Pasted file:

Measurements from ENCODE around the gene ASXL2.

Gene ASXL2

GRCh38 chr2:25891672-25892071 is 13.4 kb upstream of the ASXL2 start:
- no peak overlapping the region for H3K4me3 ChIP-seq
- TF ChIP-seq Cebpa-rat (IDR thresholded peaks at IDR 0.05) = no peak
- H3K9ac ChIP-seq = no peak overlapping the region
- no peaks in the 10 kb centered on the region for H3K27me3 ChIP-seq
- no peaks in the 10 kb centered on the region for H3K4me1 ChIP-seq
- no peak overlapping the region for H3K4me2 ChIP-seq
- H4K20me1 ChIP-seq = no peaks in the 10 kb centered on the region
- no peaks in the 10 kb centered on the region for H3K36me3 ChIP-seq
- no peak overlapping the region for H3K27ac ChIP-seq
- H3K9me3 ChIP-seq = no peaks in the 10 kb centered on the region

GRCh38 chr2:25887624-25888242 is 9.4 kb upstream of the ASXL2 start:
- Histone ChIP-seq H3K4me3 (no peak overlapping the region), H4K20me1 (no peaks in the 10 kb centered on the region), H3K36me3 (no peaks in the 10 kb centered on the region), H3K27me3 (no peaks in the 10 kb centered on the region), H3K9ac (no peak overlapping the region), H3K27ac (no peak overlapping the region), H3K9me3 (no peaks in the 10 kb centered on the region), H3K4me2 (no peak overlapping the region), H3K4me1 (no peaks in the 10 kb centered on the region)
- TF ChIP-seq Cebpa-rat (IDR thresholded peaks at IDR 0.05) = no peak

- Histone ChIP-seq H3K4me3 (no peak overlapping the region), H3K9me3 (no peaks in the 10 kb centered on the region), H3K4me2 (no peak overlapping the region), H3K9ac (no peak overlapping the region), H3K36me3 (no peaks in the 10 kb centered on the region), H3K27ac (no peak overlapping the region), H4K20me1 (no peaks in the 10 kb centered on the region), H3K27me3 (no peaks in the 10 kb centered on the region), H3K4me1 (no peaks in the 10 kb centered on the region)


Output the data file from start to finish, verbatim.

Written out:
Measurements from ENCODE around the gene ASXL2.

Gene ASXL2

GRCh38 chr2:25891672-25892071 is 13.4 kb upstream of the ASXL2 start:
- no peak overlapping the region for H3K4me3 ChIP-seq
- TF ChIP-seq Cebpa-rat (IDR thresholded peaks at IDR 0.05) = no peak
- H3K9ac ChIP-seq = no peak overlapping the region
- no peaks in the 10 kb centered on the region for H3K27me3 ChIP-seq
- no peaks in the 10 kb centered on the region for H3K4me1 ChIP-seq
- no peak overlapping the region for H3K4me2 ChIP-seq
- H4K20me1 ChIP-seq = no peaks in the 10 kb centered on the region
- no peaks in the 10 kb centered on the region for H3K36me3 ChIP-seq
- no peak overlapping the region for H3K27ac ChIP-seq
- H3K9me3 ChIP-seq = no peaks in the 10 kb centered on the region

GRCh38 chr2:25887624-25888242 is 9.4 kb upstream of the ASXL2 start:
- Histone ChIP-seq H3K4me3 (no peak overlapping the region), H4K20me1 (no peaks in the 10 kb centered on the region), H3K36me3 (no peaks in the 10 kb centered on the region), H3K27me3 (no peaks in the 10 kb centered on the region), H3K9ac (no peak overlapping the region), H3K27ac (no peak overlapping the region), H3K9me3 (no peaks in the 10 kb centered on the region), H3K4me2 (no peak overlapping the region), H3K4me1 (no peaks in the 10 kb centered on the region)
- TF ChIP-seq Cebpa-rat (IDR thresholded peaks at IDR 0.05) = no peak

- Histone ChIP-seq H3K4me3 (no peak overlapping the region), H3K9me3 (no peaks in the 10 kb centered on the region), H3K4me2 (no peak overlapping the region), H3K9ac (no peak overlapping the region), H3K36me3 (no peaks in the 10 kb centered on the region), H3K27ac (no peak overlapping the region), H4K20me1 (no peaks in the 10 kb centered on the region), H3K27me3 (no peaks in the 10 kb centered on the region), H3K4me1 (no peaks in the 10 kb centered on the region)